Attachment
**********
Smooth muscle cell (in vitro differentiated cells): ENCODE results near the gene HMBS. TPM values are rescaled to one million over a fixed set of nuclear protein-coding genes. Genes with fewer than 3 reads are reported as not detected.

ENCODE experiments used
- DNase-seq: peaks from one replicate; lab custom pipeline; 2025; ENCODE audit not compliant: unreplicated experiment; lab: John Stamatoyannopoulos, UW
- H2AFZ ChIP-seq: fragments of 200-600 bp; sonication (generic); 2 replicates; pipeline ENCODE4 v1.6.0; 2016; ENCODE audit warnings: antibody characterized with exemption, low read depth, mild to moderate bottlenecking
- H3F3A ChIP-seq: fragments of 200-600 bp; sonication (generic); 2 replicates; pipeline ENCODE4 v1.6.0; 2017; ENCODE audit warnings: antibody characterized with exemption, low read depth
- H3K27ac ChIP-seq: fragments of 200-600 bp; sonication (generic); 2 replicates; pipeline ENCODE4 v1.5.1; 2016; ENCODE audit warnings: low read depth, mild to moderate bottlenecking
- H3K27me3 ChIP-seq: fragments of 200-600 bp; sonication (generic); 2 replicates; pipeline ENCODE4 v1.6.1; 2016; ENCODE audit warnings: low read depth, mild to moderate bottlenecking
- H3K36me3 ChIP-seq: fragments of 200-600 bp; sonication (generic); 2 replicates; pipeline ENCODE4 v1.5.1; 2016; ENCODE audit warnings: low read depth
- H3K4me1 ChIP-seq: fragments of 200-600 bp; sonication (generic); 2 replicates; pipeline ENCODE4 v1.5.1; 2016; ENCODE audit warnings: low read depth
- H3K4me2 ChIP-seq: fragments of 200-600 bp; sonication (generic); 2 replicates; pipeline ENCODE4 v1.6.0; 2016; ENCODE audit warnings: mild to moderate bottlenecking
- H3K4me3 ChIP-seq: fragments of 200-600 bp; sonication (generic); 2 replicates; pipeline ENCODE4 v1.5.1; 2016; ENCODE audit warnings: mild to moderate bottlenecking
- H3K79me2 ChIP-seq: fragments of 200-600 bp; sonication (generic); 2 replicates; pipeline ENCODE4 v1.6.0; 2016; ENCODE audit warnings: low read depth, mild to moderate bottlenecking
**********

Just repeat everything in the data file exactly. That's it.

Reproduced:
Smooth muscle cell (in vitro differentiated cells): ENCODE results near the gene HMBS. TPM values are rescaled to one million over a fixed set of nuclear protein-coding genes. Genes with fewer than 3 reads are reported as not detected.

ENCODE experiments used
- DNase-seq: peaks from one replicate; lab custom pipeline; 2025; ENCODE audit not compliant: unreplicated experiment; lab: John Stamatoyannopoulos, UW
- H2AFZ ChIP-seq: fragments of 200-600 bp; sonication (generic); 2 replicates; pipeline ENCODE4 v1.6.0; 2016; ENCODE audit warnings: antibody characterized with exemption, low read depth, mild to moderate bottlenecking
- H3F3A ChIP-seq: fragments of 200-600 bp; sonication (generic); 2 replicates; pipeline ENCODE4 v1.6.0; 2017; ENCODE audit warnings: antibody characterized with exemption, low read depth
- H3K27ac ChIP-seq: fragments of 200-600 bp; sonication (generic); 2 replicates; pipeline ENCODE4 v1.5.1; 2016; ENCODE audit warnings: low read depth, mild to moderate bottlenecking
- H3K27me3 ChIP-seq: fragments of 200-600 bp; sonication (generic); 2 replicates; pipeline ENCODE4 v1.6.1; 2016; ENCODE audit warnings: low read depth, mild to moderate bottlenecking
- H3K36me3 ChIP-seq: fragments of 200-600 bp; sonication (generic); 2 replicates; pipeline ENCODE4 v1.5.1; 2016; ENCODE audit warnings: low read depth
- H3K4me1 ChIP-seq: fragments of 200-600 bp; sonication (generic); 2 replicates; pipeline ENCODE4 v1.5.1; 2016; ENCODE audit warnings: low read depth
- H3K4me2 ChIP-seq: fragments of 200-600 bp; sonication (generic); 2 replicates; pipeline ENCODE4 v1.6.0; 2016; ENCODE audit warnings: mild to moderate bottlenecking
- H3K4me3 ChIP-seq: fragments of 200-600 bp; sonication (generic); 2 replicates; pipeline ENCODE4 v1.5.1; 2016; ENCODE audit warnings: mild to moderate bottlenecking
- H3K79me2 ChIP-seq: fragments of 200-600 bp; sonication (generic); 2 replicates; pipeline ENCODE4 v1.6.0; 2016; ENCODE audit warnings: low read depth, mild to moderate bottlenecking